Thursday, March 16, 2017

Bill passes to decrease smoking; one doesn't; lawmakers set to pass resolution for feds to ditch plan to limit tobacco carcinogen

By Melissa Patrick
Kentucky Health News

FRANKFORT, Ky. – Smoke-free advocates would say that this legislative session's record is 1-2.

That's because Kentucky lawmakers have passed one bill that will increase access to smoking-cessation treatments, but can't find enough support to pass one that would make Kentucky schools 100 percent tobacco-free -- and are poised to pass a resolution that asks federal officials to withdraw a proposal that would reduce the carcinogen levels in smokeless-tobacco products.

Sen. Julie Raque Adams' bill to decrease insurance barriers to smoking-cessation treatments is one of two tobacco-related bills that passed this legislative session and is on its way to the Governor for his signature.

The Patient Protection and Affordable Care Act requires all insurance policies to cover smoking-cessation treatments, but insurance barriers, like co-payments, prior authorization requirements and limits on length of treatment, make them not readily available.

Senate Bill 89 would require barrier-free access to all U.S. Preventive Services Task Force-recommended smoking cessation treatments in all Kentucky health plans, including Medicaid.

The other tobacco bill, sponsored by Sen. Ralph Alvarado, R-Winchester, which would have banned tobacco use on all school properties and at school events, is all but dead in the state House, despite its quick passage in the Senate.

Just over half of Kentucky's public-school students are in school districts with tobacco-free policies: 62 of the state's 173 districts, covering 654 schools.

Kentucky's high school students have a higher smoking rate than the national average, 17 percent compared to 15 percent; and 24 percent of them use electronic cigarettes, according to the 2015 Youth Risk Behavior Survey. The survey also found that 22.5 percent of the state's middle-school students have tried smoking.

Alvarado called Senate Bill 78 "low-hanging fruit" because it involves the health and safety of Kentucky's children and polling shows that 85 percent of Kentuckians support such an effort, but House Speaker Jeff Hoover said, "There was just not enough support in the caucus right now to do it."

Another piece of tobacco-related legislation introduced this session is a resolution that urges the the U.S. Food and Drug Administration to withdraw its proposal to reduce the levels of N-nitrosonornicotine, or NNN, a carcinogen, in all smokeless tobacco products sold in the U.S.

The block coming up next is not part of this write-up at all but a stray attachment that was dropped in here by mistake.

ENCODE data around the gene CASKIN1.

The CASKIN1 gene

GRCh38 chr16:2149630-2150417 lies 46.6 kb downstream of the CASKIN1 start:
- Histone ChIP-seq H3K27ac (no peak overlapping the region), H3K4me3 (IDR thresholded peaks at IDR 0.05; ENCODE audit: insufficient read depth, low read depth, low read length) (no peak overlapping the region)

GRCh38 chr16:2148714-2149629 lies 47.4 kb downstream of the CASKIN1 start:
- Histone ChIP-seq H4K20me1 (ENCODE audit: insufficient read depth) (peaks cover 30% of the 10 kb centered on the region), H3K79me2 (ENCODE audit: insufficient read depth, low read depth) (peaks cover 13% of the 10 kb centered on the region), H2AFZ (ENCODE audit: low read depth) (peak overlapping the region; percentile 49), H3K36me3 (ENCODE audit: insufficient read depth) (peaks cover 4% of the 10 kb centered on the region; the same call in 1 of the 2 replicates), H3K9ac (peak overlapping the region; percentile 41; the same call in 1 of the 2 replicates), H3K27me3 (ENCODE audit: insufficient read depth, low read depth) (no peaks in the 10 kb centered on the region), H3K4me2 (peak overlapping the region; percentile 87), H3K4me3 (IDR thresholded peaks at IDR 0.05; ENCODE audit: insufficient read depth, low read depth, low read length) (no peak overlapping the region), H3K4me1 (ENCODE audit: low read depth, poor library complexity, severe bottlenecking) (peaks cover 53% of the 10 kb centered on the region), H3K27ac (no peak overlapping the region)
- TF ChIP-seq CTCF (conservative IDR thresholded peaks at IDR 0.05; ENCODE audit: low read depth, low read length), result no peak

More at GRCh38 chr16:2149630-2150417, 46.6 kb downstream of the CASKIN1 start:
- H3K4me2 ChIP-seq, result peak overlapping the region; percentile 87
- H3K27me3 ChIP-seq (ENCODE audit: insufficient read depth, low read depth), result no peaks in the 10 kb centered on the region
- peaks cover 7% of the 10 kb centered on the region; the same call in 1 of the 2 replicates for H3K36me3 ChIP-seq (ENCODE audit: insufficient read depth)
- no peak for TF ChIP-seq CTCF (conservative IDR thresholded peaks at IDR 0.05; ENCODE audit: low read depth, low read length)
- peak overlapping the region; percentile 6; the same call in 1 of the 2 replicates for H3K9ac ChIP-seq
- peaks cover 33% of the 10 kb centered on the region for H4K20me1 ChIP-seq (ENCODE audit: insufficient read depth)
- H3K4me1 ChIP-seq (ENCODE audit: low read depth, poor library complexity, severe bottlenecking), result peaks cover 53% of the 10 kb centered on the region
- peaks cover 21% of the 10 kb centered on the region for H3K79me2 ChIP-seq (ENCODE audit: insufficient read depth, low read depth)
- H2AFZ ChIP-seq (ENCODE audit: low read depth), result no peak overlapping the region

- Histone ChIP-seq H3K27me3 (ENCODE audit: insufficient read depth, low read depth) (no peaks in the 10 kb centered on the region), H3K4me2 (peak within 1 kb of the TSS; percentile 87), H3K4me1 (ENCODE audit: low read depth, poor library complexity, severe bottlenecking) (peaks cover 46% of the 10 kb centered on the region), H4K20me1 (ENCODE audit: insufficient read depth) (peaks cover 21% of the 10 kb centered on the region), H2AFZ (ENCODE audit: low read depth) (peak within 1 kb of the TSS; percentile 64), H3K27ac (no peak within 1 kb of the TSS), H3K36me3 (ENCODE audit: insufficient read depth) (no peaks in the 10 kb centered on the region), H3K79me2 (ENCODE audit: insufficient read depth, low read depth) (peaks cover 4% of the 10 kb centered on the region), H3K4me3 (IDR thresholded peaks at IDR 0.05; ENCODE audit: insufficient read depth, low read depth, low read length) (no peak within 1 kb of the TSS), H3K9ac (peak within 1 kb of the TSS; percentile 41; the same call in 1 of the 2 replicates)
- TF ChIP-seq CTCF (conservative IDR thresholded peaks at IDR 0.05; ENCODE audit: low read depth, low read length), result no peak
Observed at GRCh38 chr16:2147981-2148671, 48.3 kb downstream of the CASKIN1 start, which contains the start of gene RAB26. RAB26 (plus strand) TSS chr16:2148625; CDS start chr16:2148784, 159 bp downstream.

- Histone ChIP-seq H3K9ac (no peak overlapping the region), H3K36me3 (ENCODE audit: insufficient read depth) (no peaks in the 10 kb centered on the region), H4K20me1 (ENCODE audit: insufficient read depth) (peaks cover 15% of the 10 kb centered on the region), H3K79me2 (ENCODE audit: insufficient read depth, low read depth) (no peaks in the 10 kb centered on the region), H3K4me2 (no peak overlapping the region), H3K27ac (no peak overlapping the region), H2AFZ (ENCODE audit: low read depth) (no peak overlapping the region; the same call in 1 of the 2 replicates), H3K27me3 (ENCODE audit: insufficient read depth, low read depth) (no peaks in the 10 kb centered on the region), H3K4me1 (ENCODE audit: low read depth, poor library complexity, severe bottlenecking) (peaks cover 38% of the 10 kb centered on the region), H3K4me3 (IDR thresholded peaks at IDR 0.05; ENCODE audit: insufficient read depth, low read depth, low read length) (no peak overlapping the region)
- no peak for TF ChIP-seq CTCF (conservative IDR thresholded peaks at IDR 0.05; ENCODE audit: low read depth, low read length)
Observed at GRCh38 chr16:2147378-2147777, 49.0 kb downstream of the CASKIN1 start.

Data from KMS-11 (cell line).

The FDA's proposal states,"NNN is a potent carcinogenic agent found in smokeless tobacco products and is a major contributor to the elevated cancer risks associated with smokeless tobacco. The FDA estimates that, in the 20 years following implementation of its proposed product standard, approximately 12,700 new cases of oral cancer and approximately 2,200 oral cancer deaths would be prevented in the U.S. because of this rule."

The resolution notes that the majority of farmers who raise the dark tobacco that makes up the main ingredient of smokeless tobacco products live in Kentucky and "raise approximately 24,000 acres of the crop with an estimated cash value of approximately $173 million per year."  It also says that the proposed standards in the FDA proposal are "technically unachievable" and that the impact of this rule would be "far-reaching and onerous because of the negative impact on agriculture and on manufacturing jobs in Kentucky."

House Concurrent Resolution 48, sponsored by Walker Thomas, R-Hopkinsville, passed the House 69-3 and is expected to pass the Senate in the final two days of the session, after the veto recess. The FDA is accepting public comment on this proposal until April 10, 2017. Click here for directions. 

1 comment:

  1. The proposed FDA regulation is also based on erroneous calculations of the number of mouth cancers from smokeless tobacco use in the U.S., because the FDA failed to use accurate risk estimates specific to the most commonly used products, i.e. moist snuff (dip) and loose leaf chewing tobacco (chew). Using accurate risks provided by a recent federal study, the number of deaths among men who use dip or chew is ZERO. The proposed regulation is therefore unjustified for dip and chew products.

    Brad Rodu
    Professor of Medicine
    University of Louisville